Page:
Tell Tale
by Archer, Jeffrey

A collection of short tales features a series of protagonists reflecting the author's experiences with the people he has met and the cultures he has visited throughout the past decade.

JEFFREY ARCHER was educated at Oxford University. He served five years as a Member of Parliament in the House of Commons and has served twenty-six years as a Member of the House of Lords. Now published in 97 countries and more than 37 languages, all of his novels and short story collections-including Kane & Abel, Only Time Will Tell and This Was a Man-have been international bestsellers. Jeffrey is married with two sons and three grandchildren, and lives in London, Cambridge and Majorca.

Fresh off Archer's hit multivolume Clifton Chronicles comes this collection of 13 short stories-the shortest of them coming in at exactly 100 words, and more than half of them based on real incidents Archer learned about on his travels. All of the stories spotlight the author's gifts for creating fully fleshed characters and absorbing plots in lean, efficient prose. Among the offerings, there's a story about a devious stamp collector; an Agatha Christie-like murder mystery with more than 1,400 suspects; a clever look at the genius of Shakespeare (with a debate about the authorship of Shakespeare's plays); a tale of a love triangle set during WWII; a neat little story about a budding writer who hitches a ride from an elderly man (with a surprising twist at the end); and a heartrending tale about a man whose wife has been cheating on him. All are written with Archer's keen eye for time and place, and his keen ear for dialogue. Another reminder that Archer is as accomplished at writing short stories as he is at writing long-form fiction. Copyright 2017 Booklist Reviews.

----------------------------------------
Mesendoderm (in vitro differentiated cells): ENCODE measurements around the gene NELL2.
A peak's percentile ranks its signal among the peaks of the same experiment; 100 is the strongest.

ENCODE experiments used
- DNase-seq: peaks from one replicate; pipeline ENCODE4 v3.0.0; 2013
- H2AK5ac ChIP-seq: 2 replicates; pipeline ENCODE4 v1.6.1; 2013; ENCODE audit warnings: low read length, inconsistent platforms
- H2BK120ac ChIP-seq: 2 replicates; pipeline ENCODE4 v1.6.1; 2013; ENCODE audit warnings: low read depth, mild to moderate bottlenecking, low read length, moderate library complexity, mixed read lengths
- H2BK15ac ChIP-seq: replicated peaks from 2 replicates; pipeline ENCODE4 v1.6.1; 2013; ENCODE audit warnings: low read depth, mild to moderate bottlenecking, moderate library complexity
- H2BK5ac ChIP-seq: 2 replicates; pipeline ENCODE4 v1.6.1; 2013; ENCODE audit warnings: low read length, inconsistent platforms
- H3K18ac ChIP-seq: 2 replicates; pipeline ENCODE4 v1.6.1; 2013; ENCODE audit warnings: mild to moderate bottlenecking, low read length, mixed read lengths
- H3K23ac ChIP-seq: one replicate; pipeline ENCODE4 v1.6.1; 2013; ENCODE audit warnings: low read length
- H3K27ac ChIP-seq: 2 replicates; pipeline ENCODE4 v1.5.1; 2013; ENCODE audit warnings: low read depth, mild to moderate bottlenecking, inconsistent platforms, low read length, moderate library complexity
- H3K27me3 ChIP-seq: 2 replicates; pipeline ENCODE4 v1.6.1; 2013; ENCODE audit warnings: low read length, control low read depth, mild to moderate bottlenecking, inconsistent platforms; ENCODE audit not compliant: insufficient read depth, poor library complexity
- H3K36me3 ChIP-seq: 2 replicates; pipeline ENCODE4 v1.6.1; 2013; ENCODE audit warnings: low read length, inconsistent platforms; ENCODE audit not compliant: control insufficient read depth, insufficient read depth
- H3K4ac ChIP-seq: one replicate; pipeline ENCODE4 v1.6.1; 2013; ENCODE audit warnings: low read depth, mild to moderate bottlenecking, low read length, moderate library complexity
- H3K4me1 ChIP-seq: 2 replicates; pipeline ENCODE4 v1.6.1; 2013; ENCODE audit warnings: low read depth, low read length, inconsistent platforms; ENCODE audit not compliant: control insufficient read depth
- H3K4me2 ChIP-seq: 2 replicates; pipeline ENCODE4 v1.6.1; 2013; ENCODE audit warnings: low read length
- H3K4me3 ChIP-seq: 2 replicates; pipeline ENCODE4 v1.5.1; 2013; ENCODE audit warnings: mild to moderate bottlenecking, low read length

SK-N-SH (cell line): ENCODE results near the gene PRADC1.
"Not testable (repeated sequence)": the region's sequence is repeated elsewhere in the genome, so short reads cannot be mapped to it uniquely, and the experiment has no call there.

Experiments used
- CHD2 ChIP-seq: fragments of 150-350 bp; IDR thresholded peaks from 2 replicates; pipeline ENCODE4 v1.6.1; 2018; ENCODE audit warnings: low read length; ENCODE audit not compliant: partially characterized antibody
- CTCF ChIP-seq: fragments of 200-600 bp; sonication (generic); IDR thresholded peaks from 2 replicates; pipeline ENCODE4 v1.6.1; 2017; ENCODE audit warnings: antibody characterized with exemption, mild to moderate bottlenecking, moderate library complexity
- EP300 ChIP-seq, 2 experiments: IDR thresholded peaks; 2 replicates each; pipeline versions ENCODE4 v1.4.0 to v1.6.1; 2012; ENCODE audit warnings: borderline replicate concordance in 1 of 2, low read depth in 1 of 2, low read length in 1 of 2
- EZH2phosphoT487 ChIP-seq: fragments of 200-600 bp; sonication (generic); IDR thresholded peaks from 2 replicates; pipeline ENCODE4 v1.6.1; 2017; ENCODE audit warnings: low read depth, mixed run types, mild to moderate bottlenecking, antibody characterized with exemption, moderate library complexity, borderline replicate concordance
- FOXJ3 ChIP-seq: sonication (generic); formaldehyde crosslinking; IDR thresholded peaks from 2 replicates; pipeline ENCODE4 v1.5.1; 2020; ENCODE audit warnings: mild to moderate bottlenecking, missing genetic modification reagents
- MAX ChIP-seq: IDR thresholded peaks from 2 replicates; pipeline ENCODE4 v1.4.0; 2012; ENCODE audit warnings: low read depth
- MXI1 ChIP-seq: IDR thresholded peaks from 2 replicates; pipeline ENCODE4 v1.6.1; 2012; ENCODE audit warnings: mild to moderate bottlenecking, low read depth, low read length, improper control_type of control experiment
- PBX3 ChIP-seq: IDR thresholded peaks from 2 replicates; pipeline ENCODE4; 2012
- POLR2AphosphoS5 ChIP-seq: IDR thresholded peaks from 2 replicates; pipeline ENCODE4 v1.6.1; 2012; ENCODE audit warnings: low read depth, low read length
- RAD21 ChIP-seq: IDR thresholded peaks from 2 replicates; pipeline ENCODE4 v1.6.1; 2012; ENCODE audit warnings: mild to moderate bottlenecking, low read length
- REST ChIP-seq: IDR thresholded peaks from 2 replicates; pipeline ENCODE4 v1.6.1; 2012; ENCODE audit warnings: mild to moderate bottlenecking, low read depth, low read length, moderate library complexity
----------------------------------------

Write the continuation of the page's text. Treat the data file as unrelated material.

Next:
Archer (Cometh the Hour, 2016, etc.) shifts from the Clifton Chronicles series to spin 13 pieces of thoroughly readable short fiction.In "Who Killed the Mayor," Archer opens the book with a young Neapolitan detective assigned to a small town in Campania to investigate a murder of a man whose presence had been poisoning the idyllic village; the story quickly becomes a farce and concludes with a sharp left turn. Archer's theme changes in "A Gentleman and a Scholar"; in one of two stories set in the United States, a retiring professor—one of the first women to teach at Yale—gives a final lecture on Shakespeare, becoming a study in grace. Archer prefers old-fashioned themes, morality tales or stories in which immorality has its own rewards, but mostly stories that arrive at conclusions rather than fade into a contemporary fog. His dialogue is seamless, and even in short form, Archer has a gift for memorable characters. In the first story, Lt. Antonio Rossetti, the Nea politan detective, is a picture of self-regard whose sophistication masks ingenuousness. Later, in "The Senior Vice President," Arthur Dunbar becomes a thorough portrait of a decent man, albeit an unimaginative one, warped into a more nuanced being by a cold, faceless corporation. In that story Archer uses his setting to build atmosphere as "the roads became lanes, and the lanes, paths, until he finally saw a turreted castle standing foursquare on a hill in the distance." Don't, however, examine the foreshadowing too closely as that story approaches its O. Henry-esque conclusion. "A Good Toss to Lose" has a melancholy, somewhat Rashomon flair. "The Road to Damascus" lets Archer explore apparent opposites, the spiritual and the ironic. And in a bit of whimsy, Archer gives readers the work of choosing a conclusion in "The Holiday of a Lifetime."Those remembering Saturday Evening Post's short stories will enjoy this collection. Copyright Kirkus 2017 Kirkus/BPI Communications. All rights reserved.

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